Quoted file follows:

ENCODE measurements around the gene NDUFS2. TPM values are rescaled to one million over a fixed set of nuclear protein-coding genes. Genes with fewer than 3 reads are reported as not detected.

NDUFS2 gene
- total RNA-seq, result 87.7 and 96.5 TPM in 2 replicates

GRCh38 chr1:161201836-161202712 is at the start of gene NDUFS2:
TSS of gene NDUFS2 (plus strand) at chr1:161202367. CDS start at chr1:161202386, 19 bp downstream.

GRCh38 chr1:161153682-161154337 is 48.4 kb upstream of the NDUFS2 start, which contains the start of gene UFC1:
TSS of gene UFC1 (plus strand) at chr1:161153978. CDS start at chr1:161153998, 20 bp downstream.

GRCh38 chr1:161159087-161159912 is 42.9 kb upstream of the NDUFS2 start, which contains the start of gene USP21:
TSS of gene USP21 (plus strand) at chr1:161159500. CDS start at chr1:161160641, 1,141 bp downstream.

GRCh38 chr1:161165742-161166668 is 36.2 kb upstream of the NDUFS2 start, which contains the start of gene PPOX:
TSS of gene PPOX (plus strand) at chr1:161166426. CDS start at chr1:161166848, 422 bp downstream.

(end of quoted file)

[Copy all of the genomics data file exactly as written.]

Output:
ENCODE measurements around the gene NDUFS2. TPM values are rescaled to one million over a fixed set of nuclear protein-coding genes. Genes with fewer than 3 reads are reported as not detected.

NDUFS2 gene
- total RNA-seq, result 87.7 and 96.5 TPM in 2 replicates

GRCh38 chr1:161201836-161202712 is at the start of gene NDUFS2:
TSS of gene NDUFS2 (plus strand) at chr1:161202367. CDS start at chr1:161202386, 19 bp downstream.

GRCh38 chr1:161153682-161154337 is 48.4 kb upstream of the NDUFS2 start, which contains the start of gene UFC1:
TSS of gene UFC1 (plus strand) at chr1:161153978. CDS start at chr1:161153998, 20 bp downstream.

GRCh38 chr1:161159087-161159912 is 42.9 kb upstream of the NDUFS2 start, which contains the start of gene USP21:
TSS of gene USP21 (plus strand) at chr1:161159500. CDS start at chr1:161160641, 1,141 bp downstream.

GRCh38 chr1:161165742-161166668 is 36.2 kb upstream of the NDUFS2 start, which contains the start of gene PPOX:
TSS of gene PPOX (plus strand) at chr1:161166426. CDS start at chr1:161166848, 422 bp downstream.